Shell will permanently shut down oil and gas production at the Brent Alpha and Brent Bravo platforms in the UK North Sea on November 1.
Production at the platforms has been halted since May due to inspection and maintenance work.
During the work Shell concluded that running the platforms would no longer be cost effective and decided to permanently stop production.
The shut downs are part of Shell’s decommissioning of the Brent field, a project that is expected to take several years.
The company is currently working on its decommissioning plan before it submits it to the UK government for approval.
Shell staff were informed of the shut downs earlier this weak, Upstream said.
Both platforms have been operating since the 1970s.
Brent Charlie will now be the only Brent platform still producing at the field. Shell has not disclosed when it plans to decommission Charlie.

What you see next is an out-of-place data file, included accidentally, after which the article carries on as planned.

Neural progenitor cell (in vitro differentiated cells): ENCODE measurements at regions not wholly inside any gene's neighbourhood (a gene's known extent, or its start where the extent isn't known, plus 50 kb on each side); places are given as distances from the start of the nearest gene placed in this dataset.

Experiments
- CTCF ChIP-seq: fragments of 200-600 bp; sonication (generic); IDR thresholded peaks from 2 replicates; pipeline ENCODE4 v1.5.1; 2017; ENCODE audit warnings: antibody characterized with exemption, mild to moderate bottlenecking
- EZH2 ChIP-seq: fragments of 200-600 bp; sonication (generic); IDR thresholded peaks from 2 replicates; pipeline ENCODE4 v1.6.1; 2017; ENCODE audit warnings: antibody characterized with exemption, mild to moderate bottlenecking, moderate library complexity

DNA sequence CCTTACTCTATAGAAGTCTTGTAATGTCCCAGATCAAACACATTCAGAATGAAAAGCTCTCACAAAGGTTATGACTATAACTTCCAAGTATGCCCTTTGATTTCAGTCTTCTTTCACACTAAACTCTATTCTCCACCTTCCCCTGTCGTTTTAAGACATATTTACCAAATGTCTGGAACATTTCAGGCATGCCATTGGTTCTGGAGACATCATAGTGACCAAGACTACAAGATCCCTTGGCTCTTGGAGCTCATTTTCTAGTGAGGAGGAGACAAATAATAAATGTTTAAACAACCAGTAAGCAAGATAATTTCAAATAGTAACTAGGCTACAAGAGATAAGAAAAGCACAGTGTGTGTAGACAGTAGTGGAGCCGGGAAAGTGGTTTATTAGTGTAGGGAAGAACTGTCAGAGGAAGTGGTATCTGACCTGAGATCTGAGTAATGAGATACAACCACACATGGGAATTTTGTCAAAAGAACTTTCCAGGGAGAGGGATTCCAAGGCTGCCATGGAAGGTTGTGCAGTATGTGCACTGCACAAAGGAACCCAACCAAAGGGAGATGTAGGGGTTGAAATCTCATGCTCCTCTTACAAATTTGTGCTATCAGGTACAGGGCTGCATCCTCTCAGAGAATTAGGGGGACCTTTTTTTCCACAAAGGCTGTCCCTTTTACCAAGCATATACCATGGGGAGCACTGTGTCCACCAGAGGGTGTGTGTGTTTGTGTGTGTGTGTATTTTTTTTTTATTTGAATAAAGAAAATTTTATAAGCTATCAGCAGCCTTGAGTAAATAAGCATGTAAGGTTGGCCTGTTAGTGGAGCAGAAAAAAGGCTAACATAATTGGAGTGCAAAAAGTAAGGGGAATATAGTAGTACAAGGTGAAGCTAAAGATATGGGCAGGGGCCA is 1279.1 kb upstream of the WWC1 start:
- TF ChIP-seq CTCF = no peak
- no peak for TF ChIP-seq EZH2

The Brent Delta platform stopped production in 2011.
“As we reach this significant step, we the major contribution of Alpha and Bravo and the efforts of the many people associated with the platforms over the last 40 years in the UK Continental Shelf,” a Shell spokesperson said.
Shell said it has informed the appropriate authorities about its plan.
The Brent field is located 115 miles east of Lerwick, Scotland.
The field was discovered in 1971 and has produced over 4 billion barrels of oil equivalent.
Brent hit peak production in 1984 with 500,000 barrels per day.
Bravo was the first Brent platform to being production in 1976. Delta went online in 1977, Alpha started production in 1978 and Charlie started up in 1981.
Although the Brent field initially produced oil a $1.9 billion development project carried out in the mid 1990s switched production over to gas.